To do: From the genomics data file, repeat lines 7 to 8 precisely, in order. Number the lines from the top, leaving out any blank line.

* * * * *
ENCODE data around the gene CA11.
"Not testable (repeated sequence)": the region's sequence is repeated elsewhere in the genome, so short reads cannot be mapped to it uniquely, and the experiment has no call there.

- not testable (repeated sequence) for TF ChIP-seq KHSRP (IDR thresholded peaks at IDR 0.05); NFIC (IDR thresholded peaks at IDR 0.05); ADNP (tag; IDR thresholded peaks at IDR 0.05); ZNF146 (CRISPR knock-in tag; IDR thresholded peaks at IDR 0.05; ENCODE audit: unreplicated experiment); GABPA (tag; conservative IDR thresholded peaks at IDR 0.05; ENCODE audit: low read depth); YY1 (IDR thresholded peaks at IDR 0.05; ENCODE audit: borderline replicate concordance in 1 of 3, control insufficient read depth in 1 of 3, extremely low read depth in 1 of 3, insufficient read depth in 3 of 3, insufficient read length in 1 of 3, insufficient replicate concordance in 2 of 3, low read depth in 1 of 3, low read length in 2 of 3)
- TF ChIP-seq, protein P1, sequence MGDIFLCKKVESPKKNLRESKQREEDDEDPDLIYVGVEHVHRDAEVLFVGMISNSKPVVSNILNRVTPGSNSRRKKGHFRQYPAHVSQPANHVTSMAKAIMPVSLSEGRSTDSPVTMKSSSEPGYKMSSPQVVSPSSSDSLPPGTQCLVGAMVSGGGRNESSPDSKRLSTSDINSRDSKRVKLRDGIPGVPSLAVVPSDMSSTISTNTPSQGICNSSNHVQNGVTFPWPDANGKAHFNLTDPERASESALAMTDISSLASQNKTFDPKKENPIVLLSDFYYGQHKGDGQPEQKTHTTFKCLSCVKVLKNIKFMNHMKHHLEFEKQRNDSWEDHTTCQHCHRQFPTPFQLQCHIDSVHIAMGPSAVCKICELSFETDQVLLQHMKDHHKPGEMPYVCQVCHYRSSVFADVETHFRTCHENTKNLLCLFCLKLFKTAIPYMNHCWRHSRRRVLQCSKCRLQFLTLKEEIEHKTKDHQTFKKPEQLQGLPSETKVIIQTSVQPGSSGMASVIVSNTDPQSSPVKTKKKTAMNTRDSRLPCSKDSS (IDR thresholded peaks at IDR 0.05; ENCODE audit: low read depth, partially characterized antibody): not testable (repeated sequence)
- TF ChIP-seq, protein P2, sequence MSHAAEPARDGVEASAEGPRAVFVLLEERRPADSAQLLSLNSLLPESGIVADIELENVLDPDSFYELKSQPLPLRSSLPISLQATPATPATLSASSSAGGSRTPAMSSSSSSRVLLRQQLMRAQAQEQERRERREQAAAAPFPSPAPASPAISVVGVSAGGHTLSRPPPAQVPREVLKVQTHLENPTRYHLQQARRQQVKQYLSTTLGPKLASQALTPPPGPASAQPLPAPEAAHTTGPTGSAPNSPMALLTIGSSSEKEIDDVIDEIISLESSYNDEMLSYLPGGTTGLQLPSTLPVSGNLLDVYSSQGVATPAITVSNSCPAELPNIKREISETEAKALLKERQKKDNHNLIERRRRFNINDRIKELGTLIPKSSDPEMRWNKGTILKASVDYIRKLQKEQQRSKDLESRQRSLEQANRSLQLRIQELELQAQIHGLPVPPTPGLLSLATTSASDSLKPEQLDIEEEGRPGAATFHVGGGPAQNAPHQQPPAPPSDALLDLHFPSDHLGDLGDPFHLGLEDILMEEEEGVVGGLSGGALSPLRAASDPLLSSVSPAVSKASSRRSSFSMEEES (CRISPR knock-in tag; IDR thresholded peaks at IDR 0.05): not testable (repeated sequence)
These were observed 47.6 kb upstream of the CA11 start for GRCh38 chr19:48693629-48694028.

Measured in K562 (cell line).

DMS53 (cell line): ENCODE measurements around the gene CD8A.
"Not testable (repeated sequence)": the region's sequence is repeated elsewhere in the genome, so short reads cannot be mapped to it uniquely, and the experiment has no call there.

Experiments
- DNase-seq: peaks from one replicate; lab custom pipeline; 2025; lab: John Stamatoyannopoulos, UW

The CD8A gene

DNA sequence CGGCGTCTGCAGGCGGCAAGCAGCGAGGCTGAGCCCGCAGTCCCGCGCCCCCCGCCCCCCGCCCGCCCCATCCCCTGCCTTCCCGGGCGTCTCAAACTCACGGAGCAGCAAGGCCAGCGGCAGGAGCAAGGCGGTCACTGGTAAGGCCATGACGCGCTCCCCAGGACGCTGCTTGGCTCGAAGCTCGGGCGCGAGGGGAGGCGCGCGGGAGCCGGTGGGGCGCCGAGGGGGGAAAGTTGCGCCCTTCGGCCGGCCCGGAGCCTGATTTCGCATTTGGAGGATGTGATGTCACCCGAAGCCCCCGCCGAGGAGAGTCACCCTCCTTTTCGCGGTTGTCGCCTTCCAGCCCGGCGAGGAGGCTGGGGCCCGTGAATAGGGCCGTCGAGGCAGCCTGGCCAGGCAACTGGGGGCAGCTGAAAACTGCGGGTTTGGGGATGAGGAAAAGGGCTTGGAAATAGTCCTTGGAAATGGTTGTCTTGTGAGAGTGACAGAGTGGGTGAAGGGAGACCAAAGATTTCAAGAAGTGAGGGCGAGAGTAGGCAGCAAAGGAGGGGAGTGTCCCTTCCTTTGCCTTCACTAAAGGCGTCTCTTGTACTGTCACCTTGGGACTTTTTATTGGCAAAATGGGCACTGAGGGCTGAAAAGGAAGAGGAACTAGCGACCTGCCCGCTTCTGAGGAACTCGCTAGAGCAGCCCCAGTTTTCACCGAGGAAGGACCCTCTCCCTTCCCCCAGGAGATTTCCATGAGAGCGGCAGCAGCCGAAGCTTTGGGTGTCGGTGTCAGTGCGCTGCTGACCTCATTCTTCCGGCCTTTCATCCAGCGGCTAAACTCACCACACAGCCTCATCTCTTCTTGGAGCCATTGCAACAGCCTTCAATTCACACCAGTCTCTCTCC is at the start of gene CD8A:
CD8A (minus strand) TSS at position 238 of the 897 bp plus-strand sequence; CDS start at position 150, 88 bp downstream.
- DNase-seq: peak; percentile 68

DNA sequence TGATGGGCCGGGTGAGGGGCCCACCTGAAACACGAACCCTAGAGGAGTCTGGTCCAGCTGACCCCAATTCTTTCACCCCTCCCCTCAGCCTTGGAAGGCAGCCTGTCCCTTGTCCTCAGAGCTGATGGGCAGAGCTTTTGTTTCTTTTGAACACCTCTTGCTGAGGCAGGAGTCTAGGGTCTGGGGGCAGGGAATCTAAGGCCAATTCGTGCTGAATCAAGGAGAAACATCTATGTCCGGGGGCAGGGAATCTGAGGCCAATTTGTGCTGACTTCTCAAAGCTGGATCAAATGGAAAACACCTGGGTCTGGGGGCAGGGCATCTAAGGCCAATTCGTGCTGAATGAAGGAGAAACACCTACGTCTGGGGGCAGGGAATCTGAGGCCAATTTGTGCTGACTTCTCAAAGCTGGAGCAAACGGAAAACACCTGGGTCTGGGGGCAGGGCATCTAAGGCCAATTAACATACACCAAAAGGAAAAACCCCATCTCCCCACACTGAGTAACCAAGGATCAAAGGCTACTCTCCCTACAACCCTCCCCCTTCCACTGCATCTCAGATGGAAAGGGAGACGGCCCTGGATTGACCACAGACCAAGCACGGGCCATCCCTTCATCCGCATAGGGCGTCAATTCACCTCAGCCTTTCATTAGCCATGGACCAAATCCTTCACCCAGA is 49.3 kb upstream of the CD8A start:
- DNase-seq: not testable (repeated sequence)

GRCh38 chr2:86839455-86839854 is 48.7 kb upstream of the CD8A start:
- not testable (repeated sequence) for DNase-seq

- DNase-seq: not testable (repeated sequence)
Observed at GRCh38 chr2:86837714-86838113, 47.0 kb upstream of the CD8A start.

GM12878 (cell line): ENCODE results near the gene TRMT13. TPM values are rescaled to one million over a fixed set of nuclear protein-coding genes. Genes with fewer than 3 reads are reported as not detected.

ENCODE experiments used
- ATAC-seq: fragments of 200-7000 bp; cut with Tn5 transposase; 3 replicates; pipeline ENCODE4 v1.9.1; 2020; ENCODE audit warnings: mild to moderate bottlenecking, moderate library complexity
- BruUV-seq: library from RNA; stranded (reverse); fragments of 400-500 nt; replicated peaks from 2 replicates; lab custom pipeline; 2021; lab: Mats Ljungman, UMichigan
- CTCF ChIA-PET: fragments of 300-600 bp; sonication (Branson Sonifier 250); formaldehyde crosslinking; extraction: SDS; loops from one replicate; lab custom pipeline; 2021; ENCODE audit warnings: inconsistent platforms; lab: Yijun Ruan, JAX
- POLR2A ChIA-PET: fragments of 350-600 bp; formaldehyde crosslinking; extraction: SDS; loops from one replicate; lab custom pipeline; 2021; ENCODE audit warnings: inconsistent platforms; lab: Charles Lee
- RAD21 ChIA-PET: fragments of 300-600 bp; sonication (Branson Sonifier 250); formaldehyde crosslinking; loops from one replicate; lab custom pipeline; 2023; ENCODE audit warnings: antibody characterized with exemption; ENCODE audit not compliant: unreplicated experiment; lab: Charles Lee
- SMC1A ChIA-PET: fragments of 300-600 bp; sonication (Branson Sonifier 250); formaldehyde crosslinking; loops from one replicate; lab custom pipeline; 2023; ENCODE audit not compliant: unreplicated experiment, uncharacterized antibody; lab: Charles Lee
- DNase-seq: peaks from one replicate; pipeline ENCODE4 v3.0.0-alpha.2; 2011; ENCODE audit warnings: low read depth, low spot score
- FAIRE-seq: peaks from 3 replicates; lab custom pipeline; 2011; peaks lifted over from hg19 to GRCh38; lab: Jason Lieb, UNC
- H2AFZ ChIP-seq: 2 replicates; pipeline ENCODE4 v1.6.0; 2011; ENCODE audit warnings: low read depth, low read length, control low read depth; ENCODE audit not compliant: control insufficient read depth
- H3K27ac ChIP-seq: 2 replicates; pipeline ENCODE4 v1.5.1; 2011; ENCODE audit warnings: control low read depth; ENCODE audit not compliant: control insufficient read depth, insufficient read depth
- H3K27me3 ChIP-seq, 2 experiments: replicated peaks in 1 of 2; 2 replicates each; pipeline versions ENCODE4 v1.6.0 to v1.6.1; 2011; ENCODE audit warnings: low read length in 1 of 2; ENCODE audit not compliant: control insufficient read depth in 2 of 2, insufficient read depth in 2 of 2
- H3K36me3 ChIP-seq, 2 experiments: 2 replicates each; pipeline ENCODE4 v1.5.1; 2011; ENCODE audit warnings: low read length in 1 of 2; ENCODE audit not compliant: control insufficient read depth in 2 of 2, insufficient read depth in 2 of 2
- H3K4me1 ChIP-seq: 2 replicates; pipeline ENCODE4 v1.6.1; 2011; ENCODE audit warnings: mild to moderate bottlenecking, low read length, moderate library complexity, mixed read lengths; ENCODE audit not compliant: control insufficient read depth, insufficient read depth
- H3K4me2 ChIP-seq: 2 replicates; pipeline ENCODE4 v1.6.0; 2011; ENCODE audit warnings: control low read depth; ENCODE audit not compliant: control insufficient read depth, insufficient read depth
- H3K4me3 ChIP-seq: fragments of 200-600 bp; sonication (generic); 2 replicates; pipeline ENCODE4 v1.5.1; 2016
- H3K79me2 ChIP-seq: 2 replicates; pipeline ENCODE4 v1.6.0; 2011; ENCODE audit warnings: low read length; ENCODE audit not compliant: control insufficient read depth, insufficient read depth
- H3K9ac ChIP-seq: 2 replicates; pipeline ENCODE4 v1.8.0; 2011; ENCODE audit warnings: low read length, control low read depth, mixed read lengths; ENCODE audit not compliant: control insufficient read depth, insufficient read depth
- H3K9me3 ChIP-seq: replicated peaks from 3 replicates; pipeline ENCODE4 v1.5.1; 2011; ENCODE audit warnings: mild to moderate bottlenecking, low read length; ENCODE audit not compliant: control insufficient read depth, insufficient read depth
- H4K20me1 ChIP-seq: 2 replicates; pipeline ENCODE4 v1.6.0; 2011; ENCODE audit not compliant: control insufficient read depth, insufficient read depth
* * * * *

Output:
Measured in K562 (cell line).

DMS53 (cell line): ENCODE measurements around the gene CD8A.